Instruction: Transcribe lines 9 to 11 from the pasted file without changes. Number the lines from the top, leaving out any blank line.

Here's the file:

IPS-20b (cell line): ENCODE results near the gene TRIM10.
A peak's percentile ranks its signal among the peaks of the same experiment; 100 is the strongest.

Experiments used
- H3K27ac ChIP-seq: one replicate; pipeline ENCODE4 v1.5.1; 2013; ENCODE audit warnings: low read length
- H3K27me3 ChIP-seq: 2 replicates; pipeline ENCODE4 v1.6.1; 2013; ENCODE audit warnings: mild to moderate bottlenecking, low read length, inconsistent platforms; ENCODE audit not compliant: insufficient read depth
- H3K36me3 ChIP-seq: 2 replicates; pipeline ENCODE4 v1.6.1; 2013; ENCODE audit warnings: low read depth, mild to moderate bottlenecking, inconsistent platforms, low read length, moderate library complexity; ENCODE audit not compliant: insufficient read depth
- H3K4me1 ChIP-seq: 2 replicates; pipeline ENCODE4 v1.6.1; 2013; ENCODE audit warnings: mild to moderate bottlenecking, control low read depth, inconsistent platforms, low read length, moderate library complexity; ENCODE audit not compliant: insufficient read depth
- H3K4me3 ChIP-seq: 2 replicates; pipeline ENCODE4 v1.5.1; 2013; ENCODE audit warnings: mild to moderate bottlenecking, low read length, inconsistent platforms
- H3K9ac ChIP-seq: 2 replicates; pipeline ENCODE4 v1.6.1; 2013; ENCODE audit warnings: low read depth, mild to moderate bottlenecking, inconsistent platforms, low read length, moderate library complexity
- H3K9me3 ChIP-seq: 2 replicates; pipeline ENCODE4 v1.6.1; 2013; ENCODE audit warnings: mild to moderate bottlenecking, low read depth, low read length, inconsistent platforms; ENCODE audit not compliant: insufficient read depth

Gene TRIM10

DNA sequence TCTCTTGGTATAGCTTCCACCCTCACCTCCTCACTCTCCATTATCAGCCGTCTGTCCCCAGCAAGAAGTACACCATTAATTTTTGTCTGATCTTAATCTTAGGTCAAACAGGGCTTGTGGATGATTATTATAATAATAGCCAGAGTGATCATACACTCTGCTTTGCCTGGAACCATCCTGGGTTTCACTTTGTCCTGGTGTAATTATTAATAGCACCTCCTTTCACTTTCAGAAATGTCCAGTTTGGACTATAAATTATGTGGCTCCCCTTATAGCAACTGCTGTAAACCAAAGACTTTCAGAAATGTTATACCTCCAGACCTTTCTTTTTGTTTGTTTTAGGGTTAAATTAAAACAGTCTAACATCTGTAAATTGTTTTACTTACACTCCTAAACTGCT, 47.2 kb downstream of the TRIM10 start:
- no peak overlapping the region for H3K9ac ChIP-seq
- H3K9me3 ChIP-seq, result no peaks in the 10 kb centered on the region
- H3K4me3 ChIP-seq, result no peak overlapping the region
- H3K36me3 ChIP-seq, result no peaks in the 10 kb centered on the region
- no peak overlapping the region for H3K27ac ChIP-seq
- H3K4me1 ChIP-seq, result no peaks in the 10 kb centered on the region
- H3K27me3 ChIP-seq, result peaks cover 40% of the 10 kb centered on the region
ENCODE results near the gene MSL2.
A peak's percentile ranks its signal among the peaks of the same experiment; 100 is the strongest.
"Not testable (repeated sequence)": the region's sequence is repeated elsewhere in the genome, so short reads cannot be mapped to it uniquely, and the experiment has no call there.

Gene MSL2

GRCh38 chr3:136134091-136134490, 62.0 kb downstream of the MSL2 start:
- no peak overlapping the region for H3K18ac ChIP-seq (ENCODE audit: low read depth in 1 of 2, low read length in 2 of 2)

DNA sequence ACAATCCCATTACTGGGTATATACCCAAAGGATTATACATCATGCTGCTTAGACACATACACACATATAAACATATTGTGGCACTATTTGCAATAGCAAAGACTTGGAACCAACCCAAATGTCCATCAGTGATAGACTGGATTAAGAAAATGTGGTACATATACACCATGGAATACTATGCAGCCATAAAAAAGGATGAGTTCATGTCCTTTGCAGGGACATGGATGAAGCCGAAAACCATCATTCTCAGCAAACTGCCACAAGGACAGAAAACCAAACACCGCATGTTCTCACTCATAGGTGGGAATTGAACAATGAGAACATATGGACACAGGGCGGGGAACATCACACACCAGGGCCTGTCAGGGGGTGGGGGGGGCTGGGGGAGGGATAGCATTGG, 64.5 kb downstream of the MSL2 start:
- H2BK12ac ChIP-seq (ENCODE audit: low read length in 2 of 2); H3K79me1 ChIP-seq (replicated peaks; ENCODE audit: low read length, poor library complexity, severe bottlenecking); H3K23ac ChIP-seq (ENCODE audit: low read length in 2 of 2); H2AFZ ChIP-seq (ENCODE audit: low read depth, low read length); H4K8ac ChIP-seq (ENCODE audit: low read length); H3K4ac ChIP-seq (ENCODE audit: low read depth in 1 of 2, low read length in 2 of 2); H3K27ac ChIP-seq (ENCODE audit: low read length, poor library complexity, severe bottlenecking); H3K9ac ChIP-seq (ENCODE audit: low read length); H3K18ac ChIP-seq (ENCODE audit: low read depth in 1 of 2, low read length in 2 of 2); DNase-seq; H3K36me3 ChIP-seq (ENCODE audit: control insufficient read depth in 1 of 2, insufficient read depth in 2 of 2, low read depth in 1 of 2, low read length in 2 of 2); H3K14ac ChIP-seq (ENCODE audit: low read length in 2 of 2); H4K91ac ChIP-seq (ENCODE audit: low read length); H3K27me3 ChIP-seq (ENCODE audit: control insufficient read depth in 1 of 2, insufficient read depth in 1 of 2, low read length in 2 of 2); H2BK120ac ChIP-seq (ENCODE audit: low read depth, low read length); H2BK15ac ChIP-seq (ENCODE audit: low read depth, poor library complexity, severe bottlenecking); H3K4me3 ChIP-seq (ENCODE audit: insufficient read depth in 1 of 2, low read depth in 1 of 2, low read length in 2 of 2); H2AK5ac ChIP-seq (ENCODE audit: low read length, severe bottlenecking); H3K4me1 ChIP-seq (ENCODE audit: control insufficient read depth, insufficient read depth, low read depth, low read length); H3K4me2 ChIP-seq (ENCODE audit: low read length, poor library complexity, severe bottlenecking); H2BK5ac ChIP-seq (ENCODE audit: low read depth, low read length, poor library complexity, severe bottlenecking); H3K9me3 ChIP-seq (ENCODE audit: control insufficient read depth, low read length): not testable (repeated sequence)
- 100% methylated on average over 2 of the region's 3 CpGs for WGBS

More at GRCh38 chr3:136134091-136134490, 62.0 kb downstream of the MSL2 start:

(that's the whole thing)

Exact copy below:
- H3K9ac ChIP-seq: 2 replicates; pipeline ENCODE4 v1.6.1; 2013; ENCODE audit warnings: low read depth, mild to moderate bottlenecking, inconsistent platforms, low read length, moderate library complexity
- H3K9me3 ChIP-seq: 2 replicates; pipeline ENCODE4 v1.6.1; 2013; ENCODE audit warnings: mild to moderate bottlenecking, low read depth, low read length, inconsistent platforms; ENCODE audit not compliant: insufficient read depth

Gene TRIM10